Europe has a chance to ensure its energy security
After the formal ending of gas conflict between Russia and Ukraine each party has begun to speak about its own victory. There is no winner, only losers
At the moment neither V.Putin nor Y.Timoshenko worries about it. They have achieved their goals: Putin has fulfilled his promise to punish Ukraine in the person of Yuschenko for support of Georgia in Russian-Georgian conflict in August 2008, and Timoshenko has received Putin’s support as a candidate for the Ukrainian presidency.
Can Europe realize that it will possibly have to work with this tandem in the nearest feature? Can it in proper time perceive the threats for itself this tandem brings? Has Europe any guarantee that it will not become the next “victim” of Putin because EU’s position in Russian-Georgian conflict didn’t differ from that of Ukraine? Or the fear of Russia and EU internal differences will again bring grist to Putin’s mill. European carelessness has already led to situation when citizens of some EU countries became the main victim of the gas conflict. Russia and Ukraine had not such serious problems with gas as, for example, Bulgaria.
Nowadays EU has the real chances to disentangle from this situation with dignity and profitably for perspectives of its energy security. In the long run, now it depends exactly on EU position whether Russia will pay a real price for the gas conflict it has initiated.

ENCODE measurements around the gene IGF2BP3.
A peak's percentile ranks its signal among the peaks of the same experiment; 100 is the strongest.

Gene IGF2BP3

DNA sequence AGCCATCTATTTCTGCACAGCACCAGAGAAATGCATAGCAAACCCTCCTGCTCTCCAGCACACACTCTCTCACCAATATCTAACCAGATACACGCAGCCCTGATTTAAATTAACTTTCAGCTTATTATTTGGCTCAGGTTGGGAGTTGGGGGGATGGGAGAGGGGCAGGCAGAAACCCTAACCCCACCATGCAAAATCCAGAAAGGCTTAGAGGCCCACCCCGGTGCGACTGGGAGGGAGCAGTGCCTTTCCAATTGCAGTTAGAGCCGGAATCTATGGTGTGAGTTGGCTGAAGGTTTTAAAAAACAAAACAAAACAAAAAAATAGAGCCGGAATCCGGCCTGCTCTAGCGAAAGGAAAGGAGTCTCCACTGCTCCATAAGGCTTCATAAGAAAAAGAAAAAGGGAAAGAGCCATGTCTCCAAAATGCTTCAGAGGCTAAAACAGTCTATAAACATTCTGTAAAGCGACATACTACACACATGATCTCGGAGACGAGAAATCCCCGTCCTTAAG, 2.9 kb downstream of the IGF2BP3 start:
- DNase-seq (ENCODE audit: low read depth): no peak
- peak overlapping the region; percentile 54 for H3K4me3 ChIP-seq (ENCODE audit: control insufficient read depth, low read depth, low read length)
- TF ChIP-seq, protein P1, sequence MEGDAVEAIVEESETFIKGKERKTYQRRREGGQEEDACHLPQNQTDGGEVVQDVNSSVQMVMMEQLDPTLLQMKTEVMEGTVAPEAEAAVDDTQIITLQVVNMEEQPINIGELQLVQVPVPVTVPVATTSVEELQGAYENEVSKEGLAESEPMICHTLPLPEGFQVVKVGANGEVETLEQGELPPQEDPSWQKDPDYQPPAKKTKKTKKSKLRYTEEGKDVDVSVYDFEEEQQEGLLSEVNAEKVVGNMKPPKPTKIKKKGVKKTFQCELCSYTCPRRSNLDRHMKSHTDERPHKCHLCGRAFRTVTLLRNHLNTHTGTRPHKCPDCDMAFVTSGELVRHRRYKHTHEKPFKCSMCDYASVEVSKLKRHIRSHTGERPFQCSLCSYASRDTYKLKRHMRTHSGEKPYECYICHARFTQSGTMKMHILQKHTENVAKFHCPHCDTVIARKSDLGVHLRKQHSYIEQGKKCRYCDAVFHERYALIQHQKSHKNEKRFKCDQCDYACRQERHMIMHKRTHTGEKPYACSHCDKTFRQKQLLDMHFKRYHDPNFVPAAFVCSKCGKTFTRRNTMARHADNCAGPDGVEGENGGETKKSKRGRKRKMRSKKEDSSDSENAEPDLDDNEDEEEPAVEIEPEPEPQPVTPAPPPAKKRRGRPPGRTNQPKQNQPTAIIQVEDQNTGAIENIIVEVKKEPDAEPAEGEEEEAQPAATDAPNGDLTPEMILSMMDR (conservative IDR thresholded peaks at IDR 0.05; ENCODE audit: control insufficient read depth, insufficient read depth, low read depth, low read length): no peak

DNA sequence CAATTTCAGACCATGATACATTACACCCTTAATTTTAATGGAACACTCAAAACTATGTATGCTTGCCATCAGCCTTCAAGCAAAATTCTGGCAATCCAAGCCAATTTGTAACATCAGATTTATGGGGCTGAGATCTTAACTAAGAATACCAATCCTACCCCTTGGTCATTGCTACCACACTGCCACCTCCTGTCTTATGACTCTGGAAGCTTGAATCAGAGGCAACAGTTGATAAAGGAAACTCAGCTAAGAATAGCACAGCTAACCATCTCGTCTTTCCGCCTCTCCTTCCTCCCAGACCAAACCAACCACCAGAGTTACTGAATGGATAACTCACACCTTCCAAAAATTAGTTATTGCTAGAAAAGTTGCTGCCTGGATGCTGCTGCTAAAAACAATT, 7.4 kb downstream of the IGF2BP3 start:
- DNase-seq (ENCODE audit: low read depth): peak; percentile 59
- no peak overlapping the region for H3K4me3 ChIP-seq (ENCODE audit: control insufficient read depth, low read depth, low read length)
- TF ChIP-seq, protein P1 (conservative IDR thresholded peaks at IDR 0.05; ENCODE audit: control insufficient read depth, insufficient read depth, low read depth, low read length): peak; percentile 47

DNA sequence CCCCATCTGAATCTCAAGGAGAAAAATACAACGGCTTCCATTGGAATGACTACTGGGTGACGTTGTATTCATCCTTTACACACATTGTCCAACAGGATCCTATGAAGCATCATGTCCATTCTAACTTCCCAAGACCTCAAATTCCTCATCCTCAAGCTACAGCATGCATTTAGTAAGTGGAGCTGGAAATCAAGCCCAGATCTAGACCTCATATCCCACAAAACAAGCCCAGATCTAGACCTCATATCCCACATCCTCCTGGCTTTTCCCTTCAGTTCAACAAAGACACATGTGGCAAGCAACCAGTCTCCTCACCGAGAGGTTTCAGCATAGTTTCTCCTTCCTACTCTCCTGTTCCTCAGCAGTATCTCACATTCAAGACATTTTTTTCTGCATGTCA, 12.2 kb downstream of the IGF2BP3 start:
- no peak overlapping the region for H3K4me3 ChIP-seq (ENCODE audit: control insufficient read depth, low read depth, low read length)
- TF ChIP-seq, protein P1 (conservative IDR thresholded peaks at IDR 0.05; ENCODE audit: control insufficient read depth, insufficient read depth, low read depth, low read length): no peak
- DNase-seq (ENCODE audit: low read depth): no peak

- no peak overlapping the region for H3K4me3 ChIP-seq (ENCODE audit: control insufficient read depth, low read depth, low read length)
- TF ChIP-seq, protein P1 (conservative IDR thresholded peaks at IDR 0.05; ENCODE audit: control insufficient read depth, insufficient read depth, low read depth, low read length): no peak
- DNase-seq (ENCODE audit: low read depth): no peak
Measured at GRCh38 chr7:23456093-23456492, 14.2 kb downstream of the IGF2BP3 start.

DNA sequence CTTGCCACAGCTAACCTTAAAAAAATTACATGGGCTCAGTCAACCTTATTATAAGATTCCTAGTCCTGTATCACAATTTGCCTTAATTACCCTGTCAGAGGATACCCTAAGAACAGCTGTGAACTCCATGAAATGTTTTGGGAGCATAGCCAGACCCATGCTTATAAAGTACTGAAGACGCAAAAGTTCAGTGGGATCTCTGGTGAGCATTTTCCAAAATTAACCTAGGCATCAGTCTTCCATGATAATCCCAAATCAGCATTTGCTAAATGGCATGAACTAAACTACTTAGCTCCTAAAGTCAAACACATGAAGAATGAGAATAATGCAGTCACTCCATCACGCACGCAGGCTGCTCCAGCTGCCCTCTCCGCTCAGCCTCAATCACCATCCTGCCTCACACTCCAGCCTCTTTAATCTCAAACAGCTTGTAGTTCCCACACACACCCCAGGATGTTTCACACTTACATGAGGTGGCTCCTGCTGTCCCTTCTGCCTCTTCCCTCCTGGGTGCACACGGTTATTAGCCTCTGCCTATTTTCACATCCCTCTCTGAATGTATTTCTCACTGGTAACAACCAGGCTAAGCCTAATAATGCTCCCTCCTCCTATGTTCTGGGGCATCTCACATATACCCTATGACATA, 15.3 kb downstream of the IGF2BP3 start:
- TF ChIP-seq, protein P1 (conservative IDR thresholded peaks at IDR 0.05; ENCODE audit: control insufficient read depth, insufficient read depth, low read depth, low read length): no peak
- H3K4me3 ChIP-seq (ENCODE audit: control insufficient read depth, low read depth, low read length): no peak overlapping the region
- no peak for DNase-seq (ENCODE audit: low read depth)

To my opinion, Europe has all preconditions for that. Donald Tusk, Polish premier-minister has recently stated that nowadays European energy security obviously depends on European ability to diversify not the energy sources, but the routes of energy supply. In this connection I should remind that now Europe has three global gas pipeline projects: Nabucco that should provide Europe with the gas as alternative to Russian South Stream project and joint Russian-German North Stream project which is seen by the Kremlin as its main achievement (V.Putin proclaimed Russia energy super-power after signing that very agreement). Nevertheless, if EU vetoes the construction of North Stream and decides to speed up the construction of Nabucco pipeline that will mean a failure of Putin’s gas strategy and may be a failure of its regime. Russia understands this clearly, and it will do all in its power to urge EU member-countries to support North Stream project – the articles in support of this project will appear in European media. We should also expect some statements from influential European lobbyist of Russia, particularly, from Gerhard Schroeder etc.
Budapest meeting of 27 January will show whether Russian lobby win in Europe. During this meeting the perspectives of Nabucco project, as the main component of European energy security, will be on the agenda. In this connection there was interesting statement of Angela Merkel about attractiveness of Algeria as an alternative energy supplier.
Also, it should be noted that no matter how Russia opposes, this gas conflict gives Europe an important argument for the idea that all gas transportation routes must be under transnational control.
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